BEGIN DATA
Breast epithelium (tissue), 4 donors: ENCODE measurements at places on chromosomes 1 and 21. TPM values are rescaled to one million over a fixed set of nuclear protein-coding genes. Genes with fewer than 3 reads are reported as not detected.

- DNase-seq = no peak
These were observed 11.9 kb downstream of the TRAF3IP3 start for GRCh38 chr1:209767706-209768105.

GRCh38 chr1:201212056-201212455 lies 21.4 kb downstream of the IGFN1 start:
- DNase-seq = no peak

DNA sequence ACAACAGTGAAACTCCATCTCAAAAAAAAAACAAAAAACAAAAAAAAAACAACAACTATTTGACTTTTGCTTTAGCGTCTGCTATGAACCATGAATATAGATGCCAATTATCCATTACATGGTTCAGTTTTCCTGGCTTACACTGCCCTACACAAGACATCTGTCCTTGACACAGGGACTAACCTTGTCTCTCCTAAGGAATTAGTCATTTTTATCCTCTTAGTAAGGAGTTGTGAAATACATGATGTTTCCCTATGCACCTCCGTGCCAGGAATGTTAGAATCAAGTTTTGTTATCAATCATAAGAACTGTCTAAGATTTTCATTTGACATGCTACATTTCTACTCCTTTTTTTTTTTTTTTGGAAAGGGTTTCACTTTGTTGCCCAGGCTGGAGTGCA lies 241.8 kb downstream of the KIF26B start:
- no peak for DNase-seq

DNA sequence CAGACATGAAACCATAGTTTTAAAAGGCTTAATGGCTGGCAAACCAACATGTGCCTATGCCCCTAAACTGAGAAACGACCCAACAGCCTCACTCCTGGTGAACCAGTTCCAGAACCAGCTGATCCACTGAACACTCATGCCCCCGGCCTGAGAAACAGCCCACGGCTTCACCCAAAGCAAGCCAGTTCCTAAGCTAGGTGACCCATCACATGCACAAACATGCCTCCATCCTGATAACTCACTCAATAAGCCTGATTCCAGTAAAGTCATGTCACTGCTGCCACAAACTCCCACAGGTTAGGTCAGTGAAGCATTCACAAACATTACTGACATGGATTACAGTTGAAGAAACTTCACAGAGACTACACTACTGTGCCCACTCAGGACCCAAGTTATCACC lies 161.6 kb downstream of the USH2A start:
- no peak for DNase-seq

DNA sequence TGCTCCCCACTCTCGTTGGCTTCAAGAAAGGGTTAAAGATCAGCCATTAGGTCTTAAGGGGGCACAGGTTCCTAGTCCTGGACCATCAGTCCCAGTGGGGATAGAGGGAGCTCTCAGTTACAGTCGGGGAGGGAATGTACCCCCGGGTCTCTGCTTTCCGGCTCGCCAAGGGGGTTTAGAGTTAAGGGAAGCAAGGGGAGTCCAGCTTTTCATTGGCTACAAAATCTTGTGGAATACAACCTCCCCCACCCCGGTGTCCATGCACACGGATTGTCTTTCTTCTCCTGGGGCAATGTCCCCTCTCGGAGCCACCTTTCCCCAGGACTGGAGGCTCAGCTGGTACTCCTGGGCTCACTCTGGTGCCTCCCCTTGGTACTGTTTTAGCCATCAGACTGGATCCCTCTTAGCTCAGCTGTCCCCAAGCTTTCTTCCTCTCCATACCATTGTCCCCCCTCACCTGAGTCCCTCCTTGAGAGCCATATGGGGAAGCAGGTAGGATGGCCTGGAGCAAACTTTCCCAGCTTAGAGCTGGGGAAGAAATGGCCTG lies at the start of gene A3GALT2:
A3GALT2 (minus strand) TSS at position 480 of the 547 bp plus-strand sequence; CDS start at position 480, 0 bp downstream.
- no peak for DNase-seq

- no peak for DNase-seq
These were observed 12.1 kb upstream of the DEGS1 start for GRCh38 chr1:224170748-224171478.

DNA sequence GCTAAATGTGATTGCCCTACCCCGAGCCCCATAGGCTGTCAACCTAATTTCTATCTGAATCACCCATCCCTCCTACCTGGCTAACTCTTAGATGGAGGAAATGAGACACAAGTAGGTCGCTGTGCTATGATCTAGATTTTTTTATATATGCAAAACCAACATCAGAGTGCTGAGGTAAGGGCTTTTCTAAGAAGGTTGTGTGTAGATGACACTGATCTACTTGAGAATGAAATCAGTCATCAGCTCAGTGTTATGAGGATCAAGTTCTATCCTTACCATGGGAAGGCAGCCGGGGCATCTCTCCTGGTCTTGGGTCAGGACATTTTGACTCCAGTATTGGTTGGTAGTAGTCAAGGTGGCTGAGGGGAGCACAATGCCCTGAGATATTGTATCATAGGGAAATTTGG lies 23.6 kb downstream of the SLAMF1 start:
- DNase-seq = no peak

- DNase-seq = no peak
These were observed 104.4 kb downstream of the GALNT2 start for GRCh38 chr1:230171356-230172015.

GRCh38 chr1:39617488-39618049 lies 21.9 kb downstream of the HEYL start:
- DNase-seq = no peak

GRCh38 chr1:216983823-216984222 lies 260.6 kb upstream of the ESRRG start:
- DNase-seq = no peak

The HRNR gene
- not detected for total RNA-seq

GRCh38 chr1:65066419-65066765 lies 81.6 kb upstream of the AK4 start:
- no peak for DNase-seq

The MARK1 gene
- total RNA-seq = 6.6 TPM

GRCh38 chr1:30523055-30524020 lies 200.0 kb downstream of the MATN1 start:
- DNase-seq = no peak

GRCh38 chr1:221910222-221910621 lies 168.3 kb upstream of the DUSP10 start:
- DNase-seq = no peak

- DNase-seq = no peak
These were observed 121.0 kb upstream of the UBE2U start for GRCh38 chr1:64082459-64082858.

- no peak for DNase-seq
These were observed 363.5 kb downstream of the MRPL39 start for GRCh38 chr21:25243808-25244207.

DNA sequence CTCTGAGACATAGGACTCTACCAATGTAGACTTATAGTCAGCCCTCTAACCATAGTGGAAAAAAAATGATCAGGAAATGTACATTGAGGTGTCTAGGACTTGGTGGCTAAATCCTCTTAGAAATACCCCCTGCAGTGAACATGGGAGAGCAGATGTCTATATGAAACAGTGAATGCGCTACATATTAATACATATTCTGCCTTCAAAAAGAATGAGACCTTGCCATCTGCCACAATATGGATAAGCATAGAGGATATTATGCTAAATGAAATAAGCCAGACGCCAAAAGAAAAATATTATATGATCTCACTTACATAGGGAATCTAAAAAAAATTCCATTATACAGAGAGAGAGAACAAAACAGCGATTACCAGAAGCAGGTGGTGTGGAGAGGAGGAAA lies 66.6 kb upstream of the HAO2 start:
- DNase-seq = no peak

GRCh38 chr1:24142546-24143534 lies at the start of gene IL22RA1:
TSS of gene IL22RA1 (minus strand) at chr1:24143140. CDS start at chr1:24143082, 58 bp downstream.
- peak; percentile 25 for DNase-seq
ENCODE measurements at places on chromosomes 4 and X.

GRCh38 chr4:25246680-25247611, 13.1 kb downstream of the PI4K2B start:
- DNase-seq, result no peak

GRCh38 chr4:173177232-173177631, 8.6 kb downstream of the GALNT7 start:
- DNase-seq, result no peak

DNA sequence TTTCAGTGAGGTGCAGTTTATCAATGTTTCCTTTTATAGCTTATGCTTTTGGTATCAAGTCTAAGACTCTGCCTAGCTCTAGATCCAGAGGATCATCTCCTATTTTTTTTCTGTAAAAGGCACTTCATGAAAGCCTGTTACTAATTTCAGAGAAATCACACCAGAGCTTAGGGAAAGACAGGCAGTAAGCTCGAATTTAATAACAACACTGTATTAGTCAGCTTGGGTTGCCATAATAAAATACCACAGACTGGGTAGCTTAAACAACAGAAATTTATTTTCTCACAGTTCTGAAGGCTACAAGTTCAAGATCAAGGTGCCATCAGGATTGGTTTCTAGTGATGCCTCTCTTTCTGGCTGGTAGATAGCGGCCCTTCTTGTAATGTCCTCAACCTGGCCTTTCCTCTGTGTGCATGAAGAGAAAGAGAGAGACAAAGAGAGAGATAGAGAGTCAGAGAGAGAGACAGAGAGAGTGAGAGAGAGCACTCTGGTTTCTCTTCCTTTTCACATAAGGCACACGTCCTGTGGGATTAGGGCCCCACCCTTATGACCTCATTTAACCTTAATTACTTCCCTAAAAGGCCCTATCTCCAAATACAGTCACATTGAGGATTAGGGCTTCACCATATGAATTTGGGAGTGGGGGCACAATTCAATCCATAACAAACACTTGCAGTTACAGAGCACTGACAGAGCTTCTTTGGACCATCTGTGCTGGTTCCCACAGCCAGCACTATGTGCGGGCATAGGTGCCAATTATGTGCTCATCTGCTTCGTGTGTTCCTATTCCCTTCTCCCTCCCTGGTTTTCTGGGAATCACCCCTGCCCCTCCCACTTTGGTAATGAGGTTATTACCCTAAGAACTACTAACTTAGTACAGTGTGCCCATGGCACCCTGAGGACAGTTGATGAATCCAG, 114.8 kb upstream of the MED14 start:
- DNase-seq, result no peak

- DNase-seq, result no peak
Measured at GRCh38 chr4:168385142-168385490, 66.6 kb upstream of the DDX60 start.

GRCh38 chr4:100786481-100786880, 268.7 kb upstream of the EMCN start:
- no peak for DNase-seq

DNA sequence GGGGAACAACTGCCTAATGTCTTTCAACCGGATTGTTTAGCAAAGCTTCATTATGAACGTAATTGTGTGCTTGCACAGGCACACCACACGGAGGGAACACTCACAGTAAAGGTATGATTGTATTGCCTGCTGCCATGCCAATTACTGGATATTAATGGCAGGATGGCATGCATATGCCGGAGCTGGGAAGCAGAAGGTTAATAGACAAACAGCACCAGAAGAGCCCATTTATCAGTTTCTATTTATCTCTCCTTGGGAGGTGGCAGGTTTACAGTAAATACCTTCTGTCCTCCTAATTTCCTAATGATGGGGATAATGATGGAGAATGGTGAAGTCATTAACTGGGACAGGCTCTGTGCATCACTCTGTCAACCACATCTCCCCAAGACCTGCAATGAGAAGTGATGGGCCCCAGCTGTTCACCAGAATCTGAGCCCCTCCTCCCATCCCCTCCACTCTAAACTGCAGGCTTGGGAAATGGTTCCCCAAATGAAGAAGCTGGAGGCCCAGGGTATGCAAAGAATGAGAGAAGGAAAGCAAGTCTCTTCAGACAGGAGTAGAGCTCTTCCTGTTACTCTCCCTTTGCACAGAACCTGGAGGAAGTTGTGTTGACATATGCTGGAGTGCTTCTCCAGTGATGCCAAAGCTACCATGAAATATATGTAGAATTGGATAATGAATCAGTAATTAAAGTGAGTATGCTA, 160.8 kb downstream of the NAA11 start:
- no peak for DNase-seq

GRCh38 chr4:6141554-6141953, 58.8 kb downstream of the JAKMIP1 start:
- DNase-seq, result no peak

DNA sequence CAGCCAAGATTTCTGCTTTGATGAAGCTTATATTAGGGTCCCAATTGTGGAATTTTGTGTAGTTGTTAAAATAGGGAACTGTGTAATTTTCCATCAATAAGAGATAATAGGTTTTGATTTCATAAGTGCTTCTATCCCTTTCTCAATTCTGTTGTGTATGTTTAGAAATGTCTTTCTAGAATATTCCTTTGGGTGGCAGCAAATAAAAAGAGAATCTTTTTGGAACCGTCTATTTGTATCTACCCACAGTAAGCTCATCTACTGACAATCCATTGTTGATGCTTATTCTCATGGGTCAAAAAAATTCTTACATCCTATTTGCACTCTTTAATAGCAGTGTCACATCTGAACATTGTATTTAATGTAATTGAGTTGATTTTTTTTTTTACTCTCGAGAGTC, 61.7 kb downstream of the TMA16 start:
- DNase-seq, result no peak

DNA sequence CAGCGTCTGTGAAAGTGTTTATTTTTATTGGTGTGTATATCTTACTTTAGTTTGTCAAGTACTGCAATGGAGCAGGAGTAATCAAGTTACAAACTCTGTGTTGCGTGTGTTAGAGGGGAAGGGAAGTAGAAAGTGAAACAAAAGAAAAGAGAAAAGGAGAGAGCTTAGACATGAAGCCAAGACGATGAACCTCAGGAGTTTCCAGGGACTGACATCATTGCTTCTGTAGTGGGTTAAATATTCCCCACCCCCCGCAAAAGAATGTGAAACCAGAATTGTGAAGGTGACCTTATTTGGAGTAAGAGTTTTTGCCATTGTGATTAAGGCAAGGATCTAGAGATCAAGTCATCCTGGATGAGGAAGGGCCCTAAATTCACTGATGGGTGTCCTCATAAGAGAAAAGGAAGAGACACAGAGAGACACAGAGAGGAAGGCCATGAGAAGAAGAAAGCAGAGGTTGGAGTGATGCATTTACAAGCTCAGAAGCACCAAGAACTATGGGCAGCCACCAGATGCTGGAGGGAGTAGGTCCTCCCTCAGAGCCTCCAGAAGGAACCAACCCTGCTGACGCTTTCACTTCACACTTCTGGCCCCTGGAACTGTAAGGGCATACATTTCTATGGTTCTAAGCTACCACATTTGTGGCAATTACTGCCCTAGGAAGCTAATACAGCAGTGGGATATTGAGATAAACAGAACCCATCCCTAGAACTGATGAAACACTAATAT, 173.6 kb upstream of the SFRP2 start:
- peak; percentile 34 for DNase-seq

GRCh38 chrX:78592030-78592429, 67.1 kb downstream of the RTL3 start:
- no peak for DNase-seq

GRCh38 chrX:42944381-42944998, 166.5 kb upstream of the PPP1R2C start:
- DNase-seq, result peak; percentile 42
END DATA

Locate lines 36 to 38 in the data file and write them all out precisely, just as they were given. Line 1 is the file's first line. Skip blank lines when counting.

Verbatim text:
These were observed 363.5 kb downstream of the MRPL39 start for GRCh38 chr21:25243808-25244207.

DNA sequence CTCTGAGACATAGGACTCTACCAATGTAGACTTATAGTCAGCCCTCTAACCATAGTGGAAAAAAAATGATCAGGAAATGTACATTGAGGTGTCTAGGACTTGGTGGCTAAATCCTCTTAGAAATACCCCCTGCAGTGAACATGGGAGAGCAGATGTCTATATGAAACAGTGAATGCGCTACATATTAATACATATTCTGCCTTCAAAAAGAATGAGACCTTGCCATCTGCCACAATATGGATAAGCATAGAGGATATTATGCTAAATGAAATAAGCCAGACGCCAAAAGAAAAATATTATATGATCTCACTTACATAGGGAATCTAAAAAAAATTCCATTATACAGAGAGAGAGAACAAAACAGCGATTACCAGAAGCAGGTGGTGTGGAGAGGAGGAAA lies 66.6 kb upstream of the HAO2 start:
- DNase-seq = no peak